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Waivers Granted by CMS During Public Health Emergency Set to Expire in April

February 9, 2022 by Alexa Hornbeck
Waivers Granted by CMS During Public Health Emergency Set to Expire in April

WASHINGTON — The Centers for Medicare and Medicaid Services is allowing states to temporarily modify or waive certain Medicare and Medicaid requirements through the use of emergency waivers, but some of those may expire come April.

“The emergency regulatory relief was granted by HHS or CMS because of the declaration of the public health emergency, which was just recently extended and is set to expire in April,” said Stephanie Anthony, senior advisor at Manatt Health Strategies, in an email to The Well News.

“When the public health emergency expires, provisions and regulations that were previously made permanent during the pandemic will remain in place and become a permanent part of those states’ Medicaid programs or broader health systems. States will continue to make assessments and decisions surrounding their efforts to make certain temporary flexibilities permanent in 2022,” continued Anthony.

Emergency waivers, known as 1135 waivers, were granted to states under the Social Security Act because of the declaration of the COVID-19 public health emergency. The declaration can be renewed, but is set to expire on April 16, 2022.



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“Some states have decided to make some select temporary Medicaid flexibilities permanent,” said Anthony.

According to Anthony, so far, only a few states have done this, including Arkansas, which last year revised two state policies, HB1134 and HB1135, to permanently allow pharmacy technicians to administer COVID vaccinations. 

Pennsylvania was one of the states to expand the ways in which telemedicine could be used for behavioral health treatment through a series of laws.

A bill in Massachusetts S.2984, allowed for the removal of financial and insurance barriers to telehealth services, and eliminated certain care practice restrictions to expand the health care workforce.

North Carolina, California, and Massachusetts also used a special set of waivers, known as 1915 (c) waivers, to tailor their managed care plans to be more holistic, with an increased focus on social determinants of health — such as nutrition supports, covering housing, or addressing transportation hardships.  

The 1915 (c) waivers were available to states for modifying community-based and home services prior to the pandemic, but often only in limited circumstances and for targeted populations.

Now, according to Anthony, states can use 1915 (c) waivers along with the emergency waivers granted during the public health emergency to address a broader high-need Medicaid-covered population.


“Many states developed these initiatives and worked with CMS on approvals prior to COVID, but the pandemic has certainly informed and emphasized the need to expand access to community support services that impact and improve people’s social determinants of health, such as housing, food security, and transportation, through their Medicaid managed care programs,” said Anthony.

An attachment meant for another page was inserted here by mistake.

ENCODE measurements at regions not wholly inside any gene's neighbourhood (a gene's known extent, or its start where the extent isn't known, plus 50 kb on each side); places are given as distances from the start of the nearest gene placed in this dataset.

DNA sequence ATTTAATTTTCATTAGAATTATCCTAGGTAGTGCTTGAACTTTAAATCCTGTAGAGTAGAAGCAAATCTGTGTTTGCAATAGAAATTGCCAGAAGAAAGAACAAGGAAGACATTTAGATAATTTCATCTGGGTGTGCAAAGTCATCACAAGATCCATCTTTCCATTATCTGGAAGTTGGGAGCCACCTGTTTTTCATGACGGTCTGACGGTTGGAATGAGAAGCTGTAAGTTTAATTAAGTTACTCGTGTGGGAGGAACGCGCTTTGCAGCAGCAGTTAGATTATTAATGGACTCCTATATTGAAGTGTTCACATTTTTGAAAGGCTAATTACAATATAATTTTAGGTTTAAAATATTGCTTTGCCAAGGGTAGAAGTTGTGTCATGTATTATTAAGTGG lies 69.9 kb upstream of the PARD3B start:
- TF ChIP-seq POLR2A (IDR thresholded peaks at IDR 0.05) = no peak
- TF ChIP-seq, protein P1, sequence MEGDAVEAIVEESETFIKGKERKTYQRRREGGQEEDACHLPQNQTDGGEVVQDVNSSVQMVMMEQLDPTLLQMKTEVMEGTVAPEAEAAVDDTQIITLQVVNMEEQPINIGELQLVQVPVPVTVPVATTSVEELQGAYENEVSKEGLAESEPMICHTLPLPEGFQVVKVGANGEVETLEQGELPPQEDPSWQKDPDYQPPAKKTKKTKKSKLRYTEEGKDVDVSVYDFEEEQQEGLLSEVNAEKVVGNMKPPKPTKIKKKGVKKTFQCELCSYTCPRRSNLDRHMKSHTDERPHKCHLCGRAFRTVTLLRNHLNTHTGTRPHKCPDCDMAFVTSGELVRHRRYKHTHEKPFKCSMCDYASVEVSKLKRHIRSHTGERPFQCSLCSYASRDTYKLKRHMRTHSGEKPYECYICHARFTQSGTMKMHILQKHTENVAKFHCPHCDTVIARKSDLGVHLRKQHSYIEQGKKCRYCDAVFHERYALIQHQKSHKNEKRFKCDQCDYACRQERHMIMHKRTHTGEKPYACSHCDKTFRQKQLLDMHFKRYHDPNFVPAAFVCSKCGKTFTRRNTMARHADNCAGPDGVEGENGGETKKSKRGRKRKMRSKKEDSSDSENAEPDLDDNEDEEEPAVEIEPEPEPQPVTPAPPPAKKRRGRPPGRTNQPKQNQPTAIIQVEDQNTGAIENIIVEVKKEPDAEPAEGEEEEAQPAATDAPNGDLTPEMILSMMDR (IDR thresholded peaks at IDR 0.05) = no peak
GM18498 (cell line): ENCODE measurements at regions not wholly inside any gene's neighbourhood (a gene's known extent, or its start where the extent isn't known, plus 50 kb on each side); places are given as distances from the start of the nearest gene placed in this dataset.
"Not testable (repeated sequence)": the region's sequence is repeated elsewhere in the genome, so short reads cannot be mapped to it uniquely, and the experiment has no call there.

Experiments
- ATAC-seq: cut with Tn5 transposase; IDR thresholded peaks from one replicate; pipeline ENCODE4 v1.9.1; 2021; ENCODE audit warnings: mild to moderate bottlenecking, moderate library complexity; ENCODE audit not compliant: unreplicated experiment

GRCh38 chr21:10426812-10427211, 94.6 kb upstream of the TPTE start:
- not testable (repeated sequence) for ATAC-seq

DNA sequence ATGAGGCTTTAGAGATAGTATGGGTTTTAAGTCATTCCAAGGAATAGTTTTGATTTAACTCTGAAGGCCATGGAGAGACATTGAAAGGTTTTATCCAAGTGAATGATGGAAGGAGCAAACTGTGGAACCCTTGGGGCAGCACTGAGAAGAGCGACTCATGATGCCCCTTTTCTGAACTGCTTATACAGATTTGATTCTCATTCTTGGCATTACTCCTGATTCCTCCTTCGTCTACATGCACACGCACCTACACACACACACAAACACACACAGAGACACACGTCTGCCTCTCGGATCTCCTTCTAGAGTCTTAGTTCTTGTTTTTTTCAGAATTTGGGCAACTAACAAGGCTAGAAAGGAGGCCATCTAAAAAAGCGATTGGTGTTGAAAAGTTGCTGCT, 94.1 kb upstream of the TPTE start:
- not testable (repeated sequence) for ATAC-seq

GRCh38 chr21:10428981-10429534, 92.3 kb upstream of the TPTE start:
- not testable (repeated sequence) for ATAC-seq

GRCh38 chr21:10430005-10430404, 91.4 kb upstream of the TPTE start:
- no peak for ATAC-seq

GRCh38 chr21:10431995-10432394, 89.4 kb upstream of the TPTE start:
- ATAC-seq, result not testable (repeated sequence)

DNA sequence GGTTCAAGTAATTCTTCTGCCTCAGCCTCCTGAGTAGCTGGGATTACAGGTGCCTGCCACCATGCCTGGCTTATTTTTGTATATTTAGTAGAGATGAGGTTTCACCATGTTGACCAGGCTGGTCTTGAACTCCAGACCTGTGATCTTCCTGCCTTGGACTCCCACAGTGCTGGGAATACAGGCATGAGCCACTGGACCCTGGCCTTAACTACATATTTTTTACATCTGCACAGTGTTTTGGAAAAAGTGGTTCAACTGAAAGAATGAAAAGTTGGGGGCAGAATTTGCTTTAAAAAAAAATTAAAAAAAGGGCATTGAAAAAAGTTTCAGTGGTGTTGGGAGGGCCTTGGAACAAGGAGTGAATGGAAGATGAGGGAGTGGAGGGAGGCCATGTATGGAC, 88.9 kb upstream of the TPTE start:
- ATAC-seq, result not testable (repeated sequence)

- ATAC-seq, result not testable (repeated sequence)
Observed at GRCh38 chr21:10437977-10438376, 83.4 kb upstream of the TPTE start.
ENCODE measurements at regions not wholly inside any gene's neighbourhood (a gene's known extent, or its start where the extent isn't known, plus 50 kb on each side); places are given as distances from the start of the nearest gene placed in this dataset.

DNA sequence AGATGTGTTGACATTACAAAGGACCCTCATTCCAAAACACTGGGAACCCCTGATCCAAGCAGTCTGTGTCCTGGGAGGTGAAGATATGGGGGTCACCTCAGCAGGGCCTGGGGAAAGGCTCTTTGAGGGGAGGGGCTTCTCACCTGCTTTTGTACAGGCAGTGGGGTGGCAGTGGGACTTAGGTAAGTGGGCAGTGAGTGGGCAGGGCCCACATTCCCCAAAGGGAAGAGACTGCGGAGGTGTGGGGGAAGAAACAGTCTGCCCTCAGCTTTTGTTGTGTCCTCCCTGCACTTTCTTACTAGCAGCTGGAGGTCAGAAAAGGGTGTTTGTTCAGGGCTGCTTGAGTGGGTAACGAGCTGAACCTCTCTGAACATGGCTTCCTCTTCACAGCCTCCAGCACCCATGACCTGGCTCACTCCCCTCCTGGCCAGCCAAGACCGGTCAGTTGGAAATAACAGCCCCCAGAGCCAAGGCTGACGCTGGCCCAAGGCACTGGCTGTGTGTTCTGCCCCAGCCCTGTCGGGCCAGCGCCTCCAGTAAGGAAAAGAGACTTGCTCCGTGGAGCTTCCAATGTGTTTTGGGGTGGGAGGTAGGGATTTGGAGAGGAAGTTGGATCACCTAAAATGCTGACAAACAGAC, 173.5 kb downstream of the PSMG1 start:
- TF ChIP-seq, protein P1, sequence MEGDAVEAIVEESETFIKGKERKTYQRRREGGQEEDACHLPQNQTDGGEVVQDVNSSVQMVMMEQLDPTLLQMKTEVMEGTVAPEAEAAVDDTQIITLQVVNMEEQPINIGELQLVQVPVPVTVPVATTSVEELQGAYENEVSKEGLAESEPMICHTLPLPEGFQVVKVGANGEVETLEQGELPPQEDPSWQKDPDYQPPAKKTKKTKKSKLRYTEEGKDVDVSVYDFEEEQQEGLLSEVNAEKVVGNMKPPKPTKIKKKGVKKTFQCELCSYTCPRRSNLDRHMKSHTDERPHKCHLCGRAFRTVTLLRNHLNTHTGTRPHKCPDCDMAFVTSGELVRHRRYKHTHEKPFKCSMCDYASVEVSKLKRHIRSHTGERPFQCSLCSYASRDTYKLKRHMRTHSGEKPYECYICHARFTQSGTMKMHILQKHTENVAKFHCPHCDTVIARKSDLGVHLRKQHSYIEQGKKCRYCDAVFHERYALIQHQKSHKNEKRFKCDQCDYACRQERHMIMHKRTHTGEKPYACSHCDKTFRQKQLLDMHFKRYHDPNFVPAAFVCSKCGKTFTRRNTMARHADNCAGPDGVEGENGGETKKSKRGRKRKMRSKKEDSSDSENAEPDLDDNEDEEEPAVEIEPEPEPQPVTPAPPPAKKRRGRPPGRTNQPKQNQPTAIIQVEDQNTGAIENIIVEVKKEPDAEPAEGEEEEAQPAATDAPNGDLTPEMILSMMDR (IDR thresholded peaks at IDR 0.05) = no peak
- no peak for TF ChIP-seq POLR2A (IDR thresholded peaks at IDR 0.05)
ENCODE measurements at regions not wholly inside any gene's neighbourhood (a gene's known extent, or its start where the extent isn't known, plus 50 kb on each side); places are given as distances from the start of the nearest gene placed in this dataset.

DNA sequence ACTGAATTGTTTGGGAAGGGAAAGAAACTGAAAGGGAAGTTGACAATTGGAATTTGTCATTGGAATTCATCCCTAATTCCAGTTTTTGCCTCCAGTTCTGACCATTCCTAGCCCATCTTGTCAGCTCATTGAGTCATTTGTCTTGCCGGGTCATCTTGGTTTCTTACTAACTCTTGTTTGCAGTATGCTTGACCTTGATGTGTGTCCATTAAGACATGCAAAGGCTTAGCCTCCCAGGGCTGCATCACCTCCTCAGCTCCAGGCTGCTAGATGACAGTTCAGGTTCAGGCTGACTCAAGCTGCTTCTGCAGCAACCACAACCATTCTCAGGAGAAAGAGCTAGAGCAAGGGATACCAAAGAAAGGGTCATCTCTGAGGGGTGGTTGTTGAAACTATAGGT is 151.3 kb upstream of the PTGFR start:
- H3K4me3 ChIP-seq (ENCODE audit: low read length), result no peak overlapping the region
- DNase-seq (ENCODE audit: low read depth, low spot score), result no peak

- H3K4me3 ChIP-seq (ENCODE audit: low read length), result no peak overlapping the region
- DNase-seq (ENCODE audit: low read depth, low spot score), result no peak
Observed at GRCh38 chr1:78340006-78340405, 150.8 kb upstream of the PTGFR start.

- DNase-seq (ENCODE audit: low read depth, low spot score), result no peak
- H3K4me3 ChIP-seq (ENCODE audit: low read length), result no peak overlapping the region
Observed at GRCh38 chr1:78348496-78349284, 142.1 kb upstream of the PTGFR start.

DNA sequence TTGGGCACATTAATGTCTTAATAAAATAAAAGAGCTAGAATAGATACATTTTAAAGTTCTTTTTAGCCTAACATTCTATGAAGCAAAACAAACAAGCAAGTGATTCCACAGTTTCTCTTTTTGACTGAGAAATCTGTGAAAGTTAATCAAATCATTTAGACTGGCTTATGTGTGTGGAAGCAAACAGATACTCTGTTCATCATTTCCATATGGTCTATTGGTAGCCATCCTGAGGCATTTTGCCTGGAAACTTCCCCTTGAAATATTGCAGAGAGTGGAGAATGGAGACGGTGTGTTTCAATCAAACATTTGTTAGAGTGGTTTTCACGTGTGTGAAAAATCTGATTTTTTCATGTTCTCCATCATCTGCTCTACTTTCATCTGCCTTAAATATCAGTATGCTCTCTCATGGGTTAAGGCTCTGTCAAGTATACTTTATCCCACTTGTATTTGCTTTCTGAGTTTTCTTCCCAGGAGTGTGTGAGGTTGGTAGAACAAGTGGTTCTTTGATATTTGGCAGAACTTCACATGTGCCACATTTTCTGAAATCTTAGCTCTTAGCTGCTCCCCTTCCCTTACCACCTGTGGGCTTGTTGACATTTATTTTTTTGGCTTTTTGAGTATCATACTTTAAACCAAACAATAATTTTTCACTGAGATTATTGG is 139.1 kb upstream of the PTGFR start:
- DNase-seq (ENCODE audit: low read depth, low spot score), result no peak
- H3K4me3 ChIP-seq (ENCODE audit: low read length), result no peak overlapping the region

Another challenge that some states may face is that CMS also recently proposed a new integrated care plan rule that will impact states which offer specialized Medicare Advantage plans that exclusively serve dual eligibles, or those who receive both Medicaid and Medicare. 

“Based on the Dual Eligible Special Needs Plans changes proposed in this rule if they become final, CMS signaled its intent to transition all Medicare-Medicaid Plans,” said Anthony.

About 10 states already have a dual demonstration or financial alignment that will need to transition to meet the requirements of the proposed rule.

This includes New York and Virginia, which have already transitioned to fit the new requirements, and California which will transition starting in 2023.

The Biden administration has committed to giving a 60-day notice in advance of the end of the public health emergency, but for now, Anthony said states will need to determine their approaches for a possible return back to “normal” Medicaid operations. 

In December 2020 and August 2021, CMS issued guidance to states on public health emergency unwinding and planning for a return to normal Medicaid operations,” said Anthony. 

According to Anthony, the guidance from CMS is intended to help states in navigating the end of the continuous Medicaid coverage requirements in the Families First Coronavirus Relief Act. 

The guidance also provides an understanding about state processes and timeframes for re-starting Medicaid redeterminations, including for any temporary regulatory flexibilities. 

Anthony said that for now, the guidance indicates that public health-related flexibilities will expire shortly after the end of the public health emergency, unless a state is willing to push for reforms.


“To the extent a state wants to pursue a specific temporary reform, it could do so by submitting a waiver or state plan amendment to pursue the change after the end of the public health emergency,” said Anthony.

Alexa can be reached at [email protected] 

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